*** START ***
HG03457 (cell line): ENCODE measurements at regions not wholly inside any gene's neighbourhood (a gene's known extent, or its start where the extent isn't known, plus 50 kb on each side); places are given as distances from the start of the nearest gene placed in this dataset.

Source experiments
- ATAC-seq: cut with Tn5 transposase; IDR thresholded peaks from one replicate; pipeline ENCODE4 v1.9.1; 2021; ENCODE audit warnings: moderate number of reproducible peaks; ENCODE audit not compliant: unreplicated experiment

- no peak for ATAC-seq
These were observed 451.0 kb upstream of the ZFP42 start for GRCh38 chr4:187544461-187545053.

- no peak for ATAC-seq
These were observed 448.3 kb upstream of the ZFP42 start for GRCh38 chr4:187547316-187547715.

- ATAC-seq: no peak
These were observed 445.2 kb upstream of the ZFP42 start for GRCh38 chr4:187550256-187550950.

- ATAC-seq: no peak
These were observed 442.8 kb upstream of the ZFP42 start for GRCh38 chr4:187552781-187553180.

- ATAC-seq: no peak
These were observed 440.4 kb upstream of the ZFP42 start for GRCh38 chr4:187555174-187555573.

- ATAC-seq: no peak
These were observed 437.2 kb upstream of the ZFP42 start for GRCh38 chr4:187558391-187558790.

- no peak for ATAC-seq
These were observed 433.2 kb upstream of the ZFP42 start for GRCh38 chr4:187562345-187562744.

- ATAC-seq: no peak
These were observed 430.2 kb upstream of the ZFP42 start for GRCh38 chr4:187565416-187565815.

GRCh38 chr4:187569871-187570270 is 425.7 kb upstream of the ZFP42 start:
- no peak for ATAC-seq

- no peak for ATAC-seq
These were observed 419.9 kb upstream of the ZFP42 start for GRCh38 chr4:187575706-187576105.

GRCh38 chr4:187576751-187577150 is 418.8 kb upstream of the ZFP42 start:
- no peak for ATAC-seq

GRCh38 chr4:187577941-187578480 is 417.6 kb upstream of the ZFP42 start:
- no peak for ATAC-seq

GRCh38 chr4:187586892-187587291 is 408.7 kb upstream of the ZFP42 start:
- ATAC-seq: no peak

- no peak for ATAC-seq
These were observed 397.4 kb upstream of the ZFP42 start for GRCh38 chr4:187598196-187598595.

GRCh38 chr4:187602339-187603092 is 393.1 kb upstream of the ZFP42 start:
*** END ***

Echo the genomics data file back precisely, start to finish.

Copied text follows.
HG03457 (cell line): ENCODE measurements at regions not wholly inside any gene's neighbourhood (a gene's known extent, or its start where the extent isn't known, plus 50 kb on each side); places are given as distances from the start of the nearest gene placed in this dataset.

Source experiments
- ATAC-seq: cut with Tn5 transposase; IDR thresholded peaks from one replicate; pipeline ENCODE4 v1.9.1; 2021; ENCODE audit warnings: moderate number of reproducible peaks; ENCODE audit not compliant: unreplicated experiment

- no peak for ATAC-seq
These were observed 451.0 kb upstream of the ZFP42 start for GRCh38 chr4:187544461-187545053.

- no peak for ATAC-seq
These were observed 448.3 kb upstream of the ZFP42 start for GRCh38 chr4:187547316-187547715.

- ATAC-seq: no peak
These were observed 445.2 kb upstream of the ZFP42 start for GRCh38 chr4:187550256-187550950.

- ATAC-seq: no peak
These were observed 442.8 kb upstream of the ZFP42 start for GRCh38 chr4:187552781-187553180.

- ATAC-seq: no peak
These were observed 440.4 kb upstream of the ZFP42 start for GRCh38 chr4:187555174-187555573.

- ATAC-seq: no peak
These were observed 437.2 kb upstream of the ZFP42 start for GRCh38 chr4:187558391-187558790.

- no peak for ATAC-seq
These were observed 433.2 kb upstream of the ZFP42 start for GRCh38 chr4:187562345-187562744.

- ATAC-seq: no peak
These were observed 430.2 kb upstream of the ZFP42 start for GRCh38 chr4:187565416-187565815.

GRCh38 chr4:187569871-187570270 is 425.7 kb upstream of the ZFP42 start:
- no peak for ATAC-seq

- no peak for ATAC-seq
These were observed 419.9 kb upstream of the ZFP42 start for GRCh38 chr4:187575706-187576105.

GRCh38 chr4:187576751-187577150 is 418.8 kb upstream of the ZFP42 start:
- no peak for ATAC-seq

GRCh38 chr4:187577941-187578480 is 417.6 kb upstream of the ZFP42 start:
- no peak for ATAC-seq

GRCh38 chr4:187586892-187587291 is 408.7 kb upstream of the ZFP42 start:
- ATAC-seq: no peak

- no peak for ATAC-seq
These were observed 397.4 kb upstream of the ZFP42 start for GRCh38 chr4:187598196-187598595.

GRCh38 chr4:187602339-187603092 is 393.1 kb upstream of the ZFP42 start: